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Journal Article

Uncovering a 500 million year old history and evidence of pseudogenization for TLR15


Gaigher,  Arnaud
Emmy Noether Research Group Evolutionary Immunogenomics (Lenz), Max Planck Institute for Evolutionary Biology, Max Planck Society;

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Neves, F., Muñoz-Mérida, A., Machado, A. M., Almeida, T., Gaigher, A., Esteves, P. J., et al. (2022). Uncovering a 500 million year old history and evidence of pseudogenization for TLR15. Frontiers in immunology, 13: 1020601. doi:10.3389/fimmu.2022.1020601.

Cite as: https://hdl.handle.net/21.11116/0000-000C-E099-A
Introduction: Toll like receptors (TLRs) are at the front line of pathogen recognition and host immune response. Many TLR genes have been described to date with some being found across metazoans while others are restricted to specific lineages. A cryptic member of the TLR gene family, TLR15, has a unique phylogenetic distribution. Initially described in extant species of birds and reptiles, an ortholog has been reported for cartilaginous fish.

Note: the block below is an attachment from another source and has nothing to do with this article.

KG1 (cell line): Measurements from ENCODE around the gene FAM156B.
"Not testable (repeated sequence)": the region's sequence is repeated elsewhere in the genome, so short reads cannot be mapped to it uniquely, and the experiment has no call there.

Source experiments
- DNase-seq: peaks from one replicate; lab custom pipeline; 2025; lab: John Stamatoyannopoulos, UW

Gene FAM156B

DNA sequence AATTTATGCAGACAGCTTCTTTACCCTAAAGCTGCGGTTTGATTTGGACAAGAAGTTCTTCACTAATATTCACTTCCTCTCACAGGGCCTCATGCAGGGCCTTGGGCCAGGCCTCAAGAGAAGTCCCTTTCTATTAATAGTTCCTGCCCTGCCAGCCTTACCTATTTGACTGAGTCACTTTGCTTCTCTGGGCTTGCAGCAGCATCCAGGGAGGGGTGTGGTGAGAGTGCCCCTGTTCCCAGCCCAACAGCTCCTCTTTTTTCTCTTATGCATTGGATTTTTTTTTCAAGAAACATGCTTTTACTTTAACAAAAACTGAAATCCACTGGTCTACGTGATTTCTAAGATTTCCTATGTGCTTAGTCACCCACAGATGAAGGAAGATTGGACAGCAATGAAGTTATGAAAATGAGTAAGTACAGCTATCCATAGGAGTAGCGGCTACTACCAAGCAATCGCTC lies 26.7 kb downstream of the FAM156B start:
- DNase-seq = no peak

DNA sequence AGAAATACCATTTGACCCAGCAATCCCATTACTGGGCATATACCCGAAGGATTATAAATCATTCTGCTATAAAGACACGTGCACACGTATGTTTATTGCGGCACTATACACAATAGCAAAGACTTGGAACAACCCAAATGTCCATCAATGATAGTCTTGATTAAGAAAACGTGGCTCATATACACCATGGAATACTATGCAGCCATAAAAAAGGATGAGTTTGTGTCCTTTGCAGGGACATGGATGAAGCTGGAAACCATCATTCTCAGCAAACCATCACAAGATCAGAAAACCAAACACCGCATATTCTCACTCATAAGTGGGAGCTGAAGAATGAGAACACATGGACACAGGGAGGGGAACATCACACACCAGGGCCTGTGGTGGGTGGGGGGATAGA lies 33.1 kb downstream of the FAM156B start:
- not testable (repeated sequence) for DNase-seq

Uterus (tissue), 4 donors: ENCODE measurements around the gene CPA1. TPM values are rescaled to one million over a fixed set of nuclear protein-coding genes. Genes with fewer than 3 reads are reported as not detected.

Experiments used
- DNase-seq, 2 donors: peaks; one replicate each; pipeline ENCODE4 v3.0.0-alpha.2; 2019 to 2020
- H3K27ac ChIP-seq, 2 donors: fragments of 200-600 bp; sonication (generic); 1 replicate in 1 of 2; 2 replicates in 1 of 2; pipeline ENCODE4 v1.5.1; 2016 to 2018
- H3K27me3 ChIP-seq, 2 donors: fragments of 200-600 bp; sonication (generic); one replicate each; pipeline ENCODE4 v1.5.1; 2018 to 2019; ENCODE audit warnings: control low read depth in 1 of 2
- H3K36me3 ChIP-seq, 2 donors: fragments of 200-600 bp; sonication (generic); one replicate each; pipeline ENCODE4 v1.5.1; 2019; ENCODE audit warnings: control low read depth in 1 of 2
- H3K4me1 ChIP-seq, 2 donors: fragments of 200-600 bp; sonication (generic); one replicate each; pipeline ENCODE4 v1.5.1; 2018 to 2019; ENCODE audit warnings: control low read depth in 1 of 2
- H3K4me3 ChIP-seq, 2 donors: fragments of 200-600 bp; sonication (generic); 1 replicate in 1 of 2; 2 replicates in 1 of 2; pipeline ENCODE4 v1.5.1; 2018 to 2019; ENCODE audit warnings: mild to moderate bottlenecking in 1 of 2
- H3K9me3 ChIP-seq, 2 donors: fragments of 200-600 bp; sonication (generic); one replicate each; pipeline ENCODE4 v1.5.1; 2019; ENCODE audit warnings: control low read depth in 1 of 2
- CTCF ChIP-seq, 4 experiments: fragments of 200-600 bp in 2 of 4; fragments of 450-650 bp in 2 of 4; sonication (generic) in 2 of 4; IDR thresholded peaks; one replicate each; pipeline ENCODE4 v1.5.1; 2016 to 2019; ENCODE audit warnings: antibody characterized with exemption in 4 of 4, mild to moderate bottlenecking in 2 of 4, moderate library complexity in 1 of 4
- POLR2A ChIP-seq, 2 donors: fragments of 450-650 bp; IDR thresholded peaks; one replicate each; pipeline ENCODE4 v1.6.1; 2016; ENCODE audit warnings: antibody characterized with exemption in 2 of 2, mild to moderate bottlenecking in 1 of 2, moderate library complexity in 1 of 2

Methods: Here, we significantly expanded the evolutionary analysis of TLR15 gene evolution, taking advantage of large genomic and transcriptomic resources available from different lineages of vertebrates. Additionally, we objectively search for TLR15 in lobe-finned and ray-finned fish, as well as in cartilaginous fish and jawless vertebrates.

Results and discussion: We confirm the presence of TLR15 in early branching jawed vertebrates – the cartilaginous fish, as well as in basal Sarcopterygii – in lungfish. However, within cartilaginous fish, the gene is present in Holocephalans (all three families) but not in Elasmobranchs (its sister-lineage). Holocephalans have long TLR15 protein sequences that disrupt the typical TLR structure, and some species display a pseudogene sequence due to the presence of frameshift mutations and early stop codons. Additionally, TLR15 has low expression levels in holocephalans when compared with other TLR genes. In turn, lungfish also have long TLR15 protein sequences but the protein structure is not compromised. Finally, TLR15 presents several sites under negative selection. Overall, these results suggest that TLR15 is an ancient TLR gene and is experiencing ongoing pseudogenization in early-branching vertebrates.